The Only Thing Left For China Now is Revolution

A commentary by Wei Jingsheng
Wei Jingsheng (R) listens to a translator as he testifies during a U.S. congressional hearing on Capitol Hill in Washington, June 3, 2013, regarding the anniversary of the 1989 Tiananmen Square protests and massacre.

These days, people coming out of China are saying that there's no hope; that the days of hoping for peaceful change are past. It's not just regular folk saying this; people who are part of the political system are saying it too. Even more people are throwing up their hands and saying: "What can you do? Everyone knows the current situation is unsustainable, but what can be done about it?"

When there is nothing to be done about something, then the only thing left to be done is to change the people in charge, and change your system of government; ie, revolution.

Throughout history, attempts to rebel with cold steel haven't always been successful. The powers that be usually have a distinct advantage in terms of manpower and equipment. But the people keep learning lessons from their experience, tightening their planning and strategies with every attempt, until there comes a time when they can't be put down, and the powers that be eventually topple. This is how new regimes come into being.

Power rests on two factors

I don't know if [President] Xi Jinping and [Premier] Li Keqiang actually want peaceful evolution or not. But I do know that their power rests on two things: one is a body of corrupt officials of high and low rank; and the other is the fact that power in the upper echelons of the [ruling] Chinese Communist Party is distributed among the so-called 26 hereditary family groups. That is to say that the majority of China's wealth and power is in the hands of the relatives and cronies of just 26 families.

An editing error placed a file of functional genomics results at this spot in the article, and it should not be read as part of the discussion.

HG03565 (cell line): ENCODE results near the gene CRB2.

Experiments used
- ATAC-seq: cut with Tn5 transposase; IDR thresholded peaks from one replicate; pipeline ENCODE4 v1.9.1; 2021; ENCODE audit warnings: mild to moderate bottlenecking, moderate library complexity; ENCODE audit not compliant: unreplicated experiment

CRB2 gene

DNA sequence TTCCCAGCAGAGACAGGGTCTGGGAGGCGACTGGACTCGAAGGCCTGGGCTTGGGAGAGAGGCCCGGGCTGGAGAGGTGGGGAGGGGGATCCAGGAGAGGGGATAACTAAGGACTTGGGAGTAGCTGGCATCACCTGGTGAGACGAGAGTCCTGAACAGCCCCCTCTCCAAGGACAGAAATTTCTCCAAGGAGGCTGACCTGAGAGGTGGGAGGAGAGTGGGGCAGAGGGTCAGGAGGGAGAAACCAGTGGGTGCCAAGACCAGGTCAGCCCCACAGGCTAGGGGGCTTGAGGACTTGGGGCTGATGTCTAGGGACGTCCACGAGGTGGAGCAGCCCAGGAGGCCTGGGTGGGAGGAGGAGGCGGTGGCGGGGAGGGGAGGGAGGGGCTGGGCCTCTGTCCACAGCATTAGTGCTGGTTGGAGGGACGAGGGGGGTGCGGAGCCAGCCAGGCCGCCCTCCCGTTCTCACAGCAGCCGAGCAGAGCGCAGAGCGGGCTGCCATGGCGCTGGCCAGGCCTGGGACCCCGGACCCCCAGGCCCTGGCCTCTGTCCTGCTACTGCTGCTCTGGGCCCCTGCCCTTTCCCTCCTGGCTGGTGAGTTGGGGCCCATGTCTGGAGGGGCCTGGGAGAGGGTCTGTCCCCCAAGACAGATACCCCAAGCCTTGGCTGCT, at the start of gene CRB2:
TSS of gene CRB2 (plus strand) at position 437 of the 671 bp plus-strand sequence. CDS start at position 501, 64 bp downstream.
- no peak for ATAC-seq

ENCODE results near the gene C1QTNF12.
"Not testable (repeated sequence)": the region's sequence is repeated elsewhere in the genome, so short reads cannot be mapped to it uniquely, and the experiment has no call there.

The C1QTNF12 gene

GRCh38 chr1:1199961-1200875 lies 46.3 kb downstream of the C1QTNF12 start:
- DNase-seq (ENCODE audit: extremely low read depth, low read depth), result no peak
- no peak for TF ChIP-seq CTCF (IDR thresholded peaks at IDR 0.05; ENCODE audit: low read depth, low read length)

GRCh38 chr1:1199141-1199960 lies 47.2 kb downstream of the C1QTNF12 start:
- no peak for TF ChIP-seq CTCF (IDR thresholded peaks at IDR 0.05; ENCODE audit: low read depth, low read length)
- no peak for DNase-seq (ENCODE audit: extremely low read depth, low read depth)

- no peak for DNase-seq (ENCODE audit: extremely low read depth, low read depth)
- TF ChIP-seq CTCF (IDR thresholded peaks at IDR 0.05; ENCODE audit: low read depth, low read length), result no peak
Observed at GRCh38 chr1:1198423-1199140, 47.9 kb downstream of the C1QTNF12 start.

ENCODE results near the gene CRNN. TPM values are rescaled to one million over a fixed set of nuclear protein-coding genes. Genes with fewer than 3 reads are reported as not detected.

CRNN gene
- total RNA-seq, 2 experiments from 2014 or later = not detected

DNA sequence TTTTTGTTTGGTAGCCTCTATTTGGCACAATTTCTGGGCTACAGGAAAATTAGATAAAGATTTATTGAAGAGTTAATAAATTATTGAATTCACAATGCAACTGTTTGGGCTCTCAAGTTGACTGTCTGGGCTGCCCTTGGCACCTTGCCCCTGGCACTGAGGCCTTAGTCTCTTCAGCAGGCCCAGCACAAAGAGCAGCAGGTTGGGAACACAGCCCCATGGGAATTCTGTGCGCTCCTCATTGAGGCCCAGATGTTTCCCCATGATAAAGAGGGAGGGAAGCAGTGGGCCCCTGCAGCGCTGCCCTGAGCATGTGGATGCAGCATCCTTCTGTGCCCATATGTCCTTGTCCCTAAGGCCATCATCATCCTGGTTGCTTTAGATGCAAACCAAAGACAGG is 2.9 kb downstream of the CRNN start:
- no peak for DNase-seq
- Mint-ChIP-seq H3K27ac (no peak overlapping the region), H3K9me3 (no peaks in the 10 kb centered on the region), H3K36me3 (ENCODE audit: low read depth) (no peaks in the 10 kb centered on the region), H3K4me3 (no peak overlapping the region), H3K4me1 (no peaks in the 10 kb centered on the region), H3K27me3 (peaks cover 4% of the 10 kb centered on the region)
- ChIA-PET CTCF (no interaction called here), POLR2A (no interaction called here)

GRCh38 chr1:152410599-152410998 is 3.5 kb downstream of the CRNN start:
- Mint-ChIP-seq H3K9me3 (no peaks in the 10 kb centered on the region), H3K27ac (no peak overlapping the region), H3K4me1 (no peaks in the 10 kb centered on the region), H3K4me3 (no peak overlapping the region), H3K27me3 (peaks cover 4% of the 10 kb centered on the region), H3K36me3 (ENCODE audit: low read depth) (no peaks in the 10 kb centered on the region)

Xi Jinping has used the 100th anniversary of his father's birth to consolidate the connections between these clans. Basically, he is sending out a message that he will strengthen their grip on power. He has already made the choice between these families and the Chinese people; both the national interest and the Chinese people have been relegated to second place.

The thing he fears most of all is being toppled by those families in the manner of [late premiers] Hu Yaobang and Zhao Ziyang. But his choice is tantamount to choosing to be toppled by the people instead. The two things are irreconcilable, [because his administration] has already ruled out the possibility of reconciling them through peaceful political change.


Thinking about it from Xi Jinping and Li Keqiang's point of view, we can see that they are actually pretty helpless. If they were to choose peaceful evolution, then that clique of supremely wealthy families would depose them, and replace them with a president and a premier who would be more amenable to direction. That is how things have been throughout several decades of Chinese Communist Party rule.

Anyone who tries to put pressure on Xi Jinping to change the political system is putting him in jeopardy. Those who pin their hopes on Xi Jinping are well-meaning people who don't understand the situation he is in. To ask Xi Jinping to move towards peaceful evolution is to ask him to quit his job.

Many people have finally seen through this political trend, and ordinary people will gradually come to see it clearly too. Gradually, our progress towards violent revolution is becoming inevitable. Only violence is effective against people and institutions that rely totally on violence to exist.

Can't rely on arguments

You can try to reason with bandits and thieves; it's your right to do so. But don't hold out much hope that they will let you speak out; they have the police and the army to handle "criminals" who won't see reason.

When a government relies entirely on force and not on arguments, we can't rely on arguments to change it. The only effective thing to do is to employ force to oppose or eliminate it. In adopting unreasonable policies, the Chinese Communist Party is forcing the Chinese people to adopt unreasonable methods.

Translated by Luisetta Mudie.

Wei Jingsheng is a U.S.-based veteran democracy activist who has served a total of 18 years in Chinese prisons for "counterrevolutionary" activities.

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